Run from the Command Prompt


under All
Programs


Accessories



Run from within IDE (easiest method)

2.8.1 Syntax Error


S
yntax error

problem with mechanics
of the statement(s)


Examples


spelling a keyword wrong, missing
a semicolon, etc.



Executable can’t be created until all syntax
errors are corrected



Found during the compilation process



Identified and displayed by the compiler


2.8.1 Syntax Error


Compiler determines severity of the
syntax error


Includes minor errors
-

compiler flags error as a
warning


Program still compiles, but may or may not run
correctly

Tips:


Remove all warnings as well as errors before
running your program


Correct the first error or warning in the compiler
generated list and re
-
compile before going on to next
error

2.8.2 Linker Error


Linker error

-

identified by the linker during
the build process


Error messages often cryptic and hard to
understand



Show up when you start writing your own
functions



Can’t create an executable file until corrected

2.8.3 Run
-
Time Error


Run
-
time error



program suddenly
terminates during execution


Wide range of causes
-

including dividing by
zero


Debugger can help find or isolate the error


Debugger

-

set of tools programmer uses

to locate errors (or bugs)


Bug

-

another term used for a program error

2.8.4 Logic Error


Logic error


program compiles, links, and
runs to completion but doesn’t produce
correct results


Most difficult type of error to find



Debugger helpful to locate logic errors



Stepwise refinement helpful in finding place
where the error was introduced

2.9 Desk Checking


Draw out by hand (on paper) overall flow
and results of the program BEFORE
running it


Aids in finding various bugs and problems in
the source code BEFORE they enter into the
compilation of your program



Excellent tool to use in locating errors


Always verify your results

2.10.1 Getting Started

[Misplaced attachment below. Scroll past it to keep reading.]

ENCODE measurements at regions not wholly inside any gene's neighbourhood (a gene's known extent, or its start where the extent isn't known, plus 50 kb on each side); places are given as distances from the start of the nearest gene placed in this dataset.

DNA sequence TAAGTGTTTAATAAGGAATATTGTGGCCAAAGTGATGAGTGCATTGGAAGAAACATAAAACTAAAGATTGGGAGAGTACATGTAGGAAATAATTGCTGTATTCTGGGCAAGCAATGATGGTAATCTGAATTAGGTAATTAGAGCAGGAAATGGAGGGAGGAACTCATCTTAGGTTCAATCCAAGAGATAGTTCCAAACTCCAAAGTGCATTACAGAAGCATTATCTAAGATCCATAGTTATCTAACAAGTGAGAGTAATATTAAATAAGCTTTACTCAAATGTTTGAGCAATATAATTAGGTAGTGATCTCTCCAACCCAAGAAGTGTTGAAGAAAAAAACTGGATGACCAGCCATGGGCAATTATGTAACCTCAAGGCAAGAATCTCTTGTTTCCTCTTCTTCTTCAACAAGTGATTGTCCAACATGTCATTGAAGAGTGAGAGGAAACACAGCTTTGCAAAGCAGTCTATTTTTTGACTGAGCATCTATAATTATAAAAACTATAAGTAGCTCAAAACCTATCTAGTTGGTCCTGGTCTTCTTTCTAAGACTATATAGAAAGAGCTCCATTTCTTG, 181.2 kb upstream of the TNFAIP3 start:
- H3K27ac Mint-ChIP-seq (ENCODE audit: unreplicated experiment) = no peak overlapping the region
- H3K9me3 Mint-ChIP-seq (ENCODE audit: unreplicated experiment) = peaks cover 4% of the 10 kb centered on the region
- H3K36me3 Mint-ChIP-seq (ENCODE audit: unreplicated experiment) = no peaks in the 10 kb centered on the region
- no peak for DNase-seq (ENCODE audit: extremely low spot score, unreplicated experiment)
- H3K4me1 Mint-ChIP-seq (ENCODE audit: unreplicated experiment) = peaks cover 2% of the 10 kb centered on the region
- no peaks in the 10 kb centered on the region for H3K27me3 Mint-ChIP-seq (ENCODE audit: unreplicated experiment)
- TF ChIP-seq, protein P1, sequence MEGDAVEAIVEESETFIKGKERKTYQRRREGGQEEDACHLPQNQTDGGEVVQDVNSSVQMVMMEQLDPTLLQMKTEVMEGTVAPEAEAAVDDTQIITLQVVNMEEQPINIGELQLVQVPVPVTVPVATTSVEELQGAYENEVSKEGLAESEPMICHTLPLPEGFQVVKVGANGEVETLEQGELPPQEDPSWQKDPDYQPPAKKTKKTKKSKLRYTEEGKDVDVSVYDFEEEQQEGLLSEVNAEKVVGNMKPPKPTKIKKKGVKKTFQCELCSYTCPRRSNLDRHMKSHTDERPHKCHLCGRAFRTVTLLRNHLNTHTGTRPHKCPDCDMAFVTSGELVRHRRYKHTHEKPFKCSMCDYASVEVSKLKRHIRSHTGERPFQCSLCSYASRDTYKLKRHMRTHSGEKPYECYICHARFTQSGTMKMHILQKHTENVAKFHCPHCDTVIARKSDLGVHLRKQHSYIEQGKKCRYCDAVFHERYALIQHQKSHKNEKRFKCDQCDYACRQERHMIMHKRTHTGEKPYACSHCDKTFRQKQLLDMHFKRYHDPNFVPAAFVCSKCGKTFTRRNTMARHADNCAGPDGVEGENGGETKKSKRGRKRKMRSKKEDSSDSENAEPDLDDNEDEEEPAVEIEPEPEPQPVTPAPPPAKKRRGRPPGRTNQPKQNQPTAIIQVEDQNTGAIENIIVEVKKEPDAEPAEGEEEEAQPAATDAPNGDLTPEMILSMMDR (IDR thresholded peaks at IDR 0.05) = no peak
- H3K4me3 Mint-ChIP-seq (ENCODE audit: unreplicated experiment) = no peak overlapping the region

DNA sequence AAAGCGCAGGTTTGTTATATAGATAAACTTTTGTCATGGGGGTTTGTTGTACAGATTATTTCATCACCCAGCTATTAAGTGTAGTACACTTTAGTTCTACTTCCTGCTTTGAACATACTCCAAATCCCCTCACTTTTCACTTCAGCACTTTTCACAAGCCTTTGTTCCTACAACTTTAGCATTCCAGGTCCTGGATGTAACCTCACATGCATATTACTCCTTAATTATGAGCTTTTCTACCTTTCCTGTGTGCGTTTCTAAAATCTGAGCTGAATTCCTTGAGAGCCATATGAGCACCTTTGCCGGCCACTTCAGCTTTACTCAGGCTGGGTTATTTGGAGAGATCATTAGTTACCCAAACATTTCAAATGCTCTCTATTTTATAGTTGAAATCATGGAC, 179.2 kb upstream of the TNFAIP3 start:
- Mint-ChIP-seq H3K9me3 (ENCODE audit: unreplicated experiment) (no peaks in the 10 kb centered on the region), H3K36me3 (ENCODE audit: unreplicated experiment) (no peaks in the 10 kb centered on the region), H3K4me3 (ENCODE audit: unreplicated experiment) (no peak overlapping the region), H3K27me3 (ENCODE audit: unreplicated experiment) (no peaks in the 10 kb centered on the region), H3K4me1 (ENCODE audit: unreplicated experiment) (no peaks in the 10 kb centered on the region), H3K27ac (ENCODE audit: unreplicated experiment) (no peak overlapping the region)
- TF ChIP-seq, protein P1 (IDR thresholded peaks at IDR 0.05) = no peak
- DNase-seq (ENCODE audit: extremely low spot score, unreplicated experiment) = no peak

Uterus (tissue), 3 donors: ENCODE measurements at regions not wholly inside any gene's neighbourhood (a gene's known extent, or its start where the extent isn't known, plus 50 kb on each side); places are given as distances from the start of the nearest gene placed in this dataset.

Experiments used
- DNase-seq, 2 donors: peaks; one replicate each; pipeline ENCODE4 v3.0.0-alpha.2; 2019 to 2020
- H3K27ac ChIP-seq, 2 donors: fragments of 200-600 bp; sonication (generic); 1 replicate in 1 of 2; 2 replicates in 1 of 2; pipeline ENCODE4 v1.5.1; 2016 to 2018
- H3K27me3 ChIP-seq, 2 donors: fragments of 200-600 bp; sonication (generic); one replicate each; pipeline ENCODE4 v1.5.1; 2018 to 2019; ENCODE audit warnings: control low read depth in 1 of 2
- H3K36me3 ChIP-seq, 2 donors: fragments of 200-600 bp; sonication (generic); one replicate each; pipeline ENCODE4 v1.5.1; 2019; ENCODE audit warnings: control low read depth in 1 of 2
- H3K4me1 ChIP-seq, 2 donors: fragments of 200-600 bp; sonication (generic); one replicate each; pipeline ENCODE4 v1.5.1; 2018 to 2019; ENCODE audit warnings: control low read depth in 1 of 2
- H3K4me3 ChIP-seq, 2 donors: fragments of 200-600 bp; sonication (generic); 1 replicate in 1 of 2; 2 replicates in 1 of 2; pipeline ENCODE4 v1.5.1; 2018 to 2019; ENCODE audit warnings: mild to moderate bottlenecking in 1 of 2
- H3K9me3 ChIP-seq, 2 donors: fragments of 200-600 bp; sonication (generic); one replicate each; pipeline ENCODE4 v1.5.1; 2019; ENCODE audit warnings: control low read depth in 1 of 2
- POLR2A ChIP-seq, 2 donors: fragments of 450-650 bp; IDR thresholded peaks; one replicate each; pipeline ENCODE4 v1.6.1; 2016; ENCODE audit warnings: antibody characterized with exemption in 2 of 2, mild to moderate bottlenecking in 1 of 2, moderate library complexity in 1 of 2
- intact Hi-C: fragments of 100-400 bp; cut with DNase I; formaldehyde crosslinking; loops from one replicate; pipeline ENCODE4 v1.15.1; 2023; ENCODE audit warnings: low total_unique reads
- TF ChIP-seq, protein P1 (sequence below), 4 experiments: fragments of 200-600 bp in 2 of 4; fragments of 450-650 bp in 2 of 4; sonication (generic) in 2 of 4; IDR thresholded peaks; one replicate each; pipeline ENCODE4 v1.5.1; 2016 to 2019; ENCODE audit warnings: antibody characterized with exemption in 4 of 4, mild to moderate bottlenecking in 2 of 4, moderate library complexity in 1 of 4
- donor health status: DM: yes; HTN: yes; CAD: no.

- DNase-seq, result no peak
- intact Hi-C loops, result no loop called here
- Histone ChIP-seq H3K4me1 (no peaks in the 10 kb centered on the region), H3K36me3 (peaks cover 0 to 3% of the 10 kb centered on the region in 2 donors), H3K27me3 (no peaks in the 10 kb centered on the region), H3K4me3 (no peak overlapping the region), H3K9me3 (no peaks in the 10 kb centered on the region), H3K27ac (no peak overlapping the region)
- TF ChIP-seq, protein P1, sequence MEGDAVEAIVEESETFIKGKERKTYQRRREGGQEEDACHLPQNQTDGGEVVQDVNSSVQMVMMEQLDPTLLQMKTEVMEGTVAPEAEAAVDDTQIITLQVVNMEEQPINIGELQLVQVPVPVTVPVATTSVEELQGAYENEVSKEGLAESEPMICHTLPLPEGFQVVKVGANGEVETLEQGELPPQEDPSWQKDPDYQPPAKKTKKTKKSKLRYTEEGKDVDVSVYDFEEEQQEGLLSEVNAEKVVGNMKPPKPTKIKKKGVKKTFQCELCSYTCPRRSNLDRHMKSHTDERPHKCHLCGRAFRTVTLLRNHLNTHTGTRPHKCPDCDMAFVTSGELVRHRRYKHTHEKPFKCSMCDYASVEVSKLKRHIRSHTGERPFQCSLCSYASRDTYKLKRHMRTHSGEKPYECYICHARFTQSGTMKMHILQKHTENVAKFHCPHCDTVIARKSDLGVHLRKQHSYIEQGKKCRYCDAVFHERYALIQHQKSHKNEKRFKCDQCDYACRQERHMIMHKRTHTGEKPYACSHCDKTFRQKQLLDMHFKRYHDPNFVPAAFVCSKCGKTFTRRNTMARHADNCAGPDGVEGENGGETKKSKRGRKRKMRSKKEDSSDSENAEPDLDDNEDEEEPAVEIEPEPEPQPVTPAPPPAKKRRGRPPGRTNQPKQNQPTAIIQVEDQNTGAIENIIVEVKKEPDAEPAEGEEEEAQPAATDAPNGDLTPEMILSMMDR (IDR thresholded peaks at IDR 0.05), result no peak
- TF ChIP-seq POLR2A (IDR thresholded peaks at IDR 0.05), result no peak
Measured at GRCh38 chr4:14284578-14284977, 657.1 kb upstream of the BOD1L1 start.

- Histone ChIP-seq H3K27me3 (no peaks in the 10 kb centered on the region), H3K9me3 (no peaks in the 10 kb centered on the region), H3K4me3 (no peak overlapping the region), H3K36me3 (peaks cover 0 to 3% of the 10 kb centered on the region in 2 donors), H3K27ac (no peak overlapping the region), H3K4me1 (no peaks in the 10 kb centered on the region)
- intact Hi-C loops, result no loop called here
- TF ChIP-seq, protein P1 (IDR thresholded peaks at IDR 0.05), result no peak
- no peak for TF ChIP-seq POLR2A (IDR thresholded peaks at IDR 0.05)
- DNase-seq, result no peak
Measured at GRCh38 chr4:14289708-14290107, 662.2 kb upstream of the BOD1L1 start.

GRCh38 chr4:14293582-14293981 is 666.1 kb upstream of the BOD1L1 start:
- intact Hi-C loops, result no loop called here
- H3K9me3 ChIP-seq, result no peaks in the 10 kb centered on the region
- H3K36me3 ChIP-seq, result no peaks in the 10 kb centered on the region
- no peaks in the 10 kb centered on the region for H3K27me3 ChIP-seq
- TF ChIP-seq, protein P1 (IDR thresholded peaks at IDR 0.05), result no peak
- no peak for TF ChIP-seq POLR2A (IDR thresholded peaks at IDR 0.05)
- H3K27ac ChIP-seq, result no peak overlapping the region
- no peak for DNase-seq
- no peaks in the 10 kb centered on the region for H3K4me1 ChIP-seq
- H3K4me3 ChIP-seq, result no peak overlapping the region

Launching Visual Studio



Start
-
>

All Programs
-
>

Microsoft Visual Studio 2008



Select Microsoft Visual Studio
2008



Select File
-
>

New
-
>

Project

-
>

and click on ‘+’ sign to the
left of Visual C++ Projects
(under Project Types)




Click on Win32 under Project
types


Under Templates
-

select
Win32 Console Application


Enter the name of your new
project in the Name field


Click OK button

2.10.1 Getting Started

2.10.1 Getting Started



Click on the link called Application
Settings on the left side of the
Win32 Application Wizard


Under Application Settings /
Additional Options check Empty
project box


Verify that the Console Application
radio button has been selected


Click the Finish button
-

creating
your Solution

2.10.1 Getting Started



Under File
-
>

select New File. A
new file dialog box will appear
similar to the one on the right


Under Categories click on Visual
C++


Under Templates select C++ File
(.cpp)


Press the Open button

2.10.1 Getting Started



The name of the new file defaults
to Source1.cpp



Immediately save this file to the
same directory as your Solution
but give it a new name (i.e.,
Sample1.cpp)



VS should now appear as shown
on the right

2.10.1 Getting Started



Go to the File menu option and select
the Move Sample1.cpp into
-
>

Sample1 project (directly above the
Exit menu option)





2.10.1 Getting Started



You are now in the editor and the
file Sample1.cpp has been added to
this project



Enter in the program as shown on
the right



The asterisk to the right of the
filename (Sample1.cpp) indicates
the file has not yet been saved

2.10.1 Getting Started



Under the Debug menu option,
select Start without Debugging



If changes were made, the dialog
box shown on the left appears
and you will be asked if you
would like to ‘build’ your
application


click Yes


2.10.1 Getting Started



Once the build process starts, the Output window (shown
below) appears at the bottom of Visual Studio providing
status information

2.10.1 Getting Started



The program has launched a
new console application
and displays the text
“Hello World”




Pressing any key terminates
the console application

2.11 Debugging

Process of removing run
-
time and logic errors


Many tools available



Integrated into the IDE



Won’t find the errors for you



Debugging tools only help find logic and run
-
time errors



Syntax and linker errors must be corrected before using
debugging tools



Extremely important to learn how to use the debugger